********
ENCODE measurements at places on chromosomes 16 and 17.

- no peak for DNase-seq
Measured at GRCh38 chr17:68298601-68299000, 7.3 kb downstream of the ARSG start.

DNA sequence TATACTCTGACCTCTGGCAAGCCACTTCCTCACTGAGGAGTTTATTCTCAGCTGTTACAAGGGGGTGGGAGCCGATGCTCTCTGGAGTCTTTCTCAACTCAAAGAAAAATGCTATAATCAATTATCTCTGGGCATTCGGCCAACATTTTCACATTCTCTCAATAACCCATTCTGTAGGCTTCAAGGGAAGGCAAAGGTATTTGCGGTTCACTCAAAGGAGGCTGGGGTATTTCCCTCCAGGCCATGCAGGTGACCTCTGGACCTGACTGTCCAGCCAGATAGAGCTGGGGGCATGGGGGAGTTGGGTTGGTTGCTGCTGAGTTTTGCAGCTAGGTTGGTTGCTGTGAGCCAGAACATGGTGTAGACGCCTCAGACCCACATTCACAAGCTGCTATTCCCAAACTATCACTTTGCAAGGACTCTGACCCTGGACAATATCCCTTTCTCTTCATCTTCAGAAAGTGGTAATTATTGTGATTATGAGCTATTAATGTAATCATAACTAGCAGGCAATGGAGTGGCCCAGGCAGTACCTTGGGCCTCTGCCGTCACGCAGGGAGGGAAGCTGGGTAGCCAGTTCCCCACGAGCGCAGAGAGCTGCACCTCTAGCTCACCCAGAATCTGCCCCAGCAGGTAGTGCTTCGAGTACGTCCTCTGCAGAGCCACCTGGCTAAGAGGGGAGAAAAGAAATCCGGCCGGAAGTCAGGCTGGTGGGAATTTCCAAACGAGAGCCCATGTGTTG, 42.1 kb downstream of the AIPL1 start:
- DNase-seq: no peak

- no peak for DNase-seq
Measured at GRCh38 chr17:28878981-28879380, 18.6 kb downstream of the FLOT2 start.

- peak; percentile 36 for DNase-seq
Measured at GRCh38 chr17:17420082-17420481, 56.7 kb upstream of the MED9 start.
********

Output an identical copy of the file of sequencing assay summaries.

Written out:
ENCODE measurements at places on chromosomes 16 and 17.

- no peak for DNase-seq
Measured at GRCh38 chr17:68298601-68299000, 7.3 kb downstream of the ARSG start.

DNA sequence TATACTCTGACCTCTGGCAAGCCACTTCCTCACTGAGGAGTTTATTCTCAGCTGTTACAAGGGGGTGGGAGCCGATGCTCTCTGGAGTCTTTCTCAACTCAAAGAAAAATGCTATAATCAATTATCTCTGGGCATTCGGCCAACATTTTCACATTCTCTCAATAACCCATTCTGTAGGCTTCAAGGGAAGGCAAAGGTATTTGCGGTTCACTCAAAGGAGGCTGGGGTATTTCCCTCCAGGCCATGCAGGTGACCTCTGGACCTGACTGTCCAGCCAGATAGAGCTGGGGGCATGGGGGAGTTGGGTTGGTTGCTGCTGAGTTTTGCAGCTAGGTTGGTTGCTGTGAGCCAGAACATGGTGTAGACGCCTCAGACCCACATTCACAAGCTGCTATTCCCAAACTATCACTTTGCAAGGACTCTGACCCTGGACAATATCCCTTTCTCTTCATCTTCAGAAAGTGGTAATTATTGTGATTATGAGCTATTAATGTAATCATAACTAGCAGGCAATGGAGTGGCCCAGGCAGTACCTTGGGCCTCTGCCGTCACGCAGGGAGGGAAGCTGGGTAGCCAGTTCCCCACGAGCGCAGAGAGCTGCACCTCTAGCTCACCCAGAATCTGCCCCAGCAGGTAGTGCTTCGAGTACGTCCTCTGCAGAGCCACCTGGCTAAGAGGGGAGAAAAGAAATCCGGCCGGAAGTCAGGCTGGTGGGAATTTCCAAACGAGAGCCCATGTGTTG, 42.1 kb downstream of the AIPL1 start:
- DNase-seq: no peak

- no peak for DNase-seq
Measured at GRCh38 chr17:28878981-28879380, 18.6 kb downstream of the FLOT2 start.

- peak; percentile 36 for DNase-seq
Measured at GRCh38 chr17:17420082-17420481, 56.7 kb upstream of the MED9 start.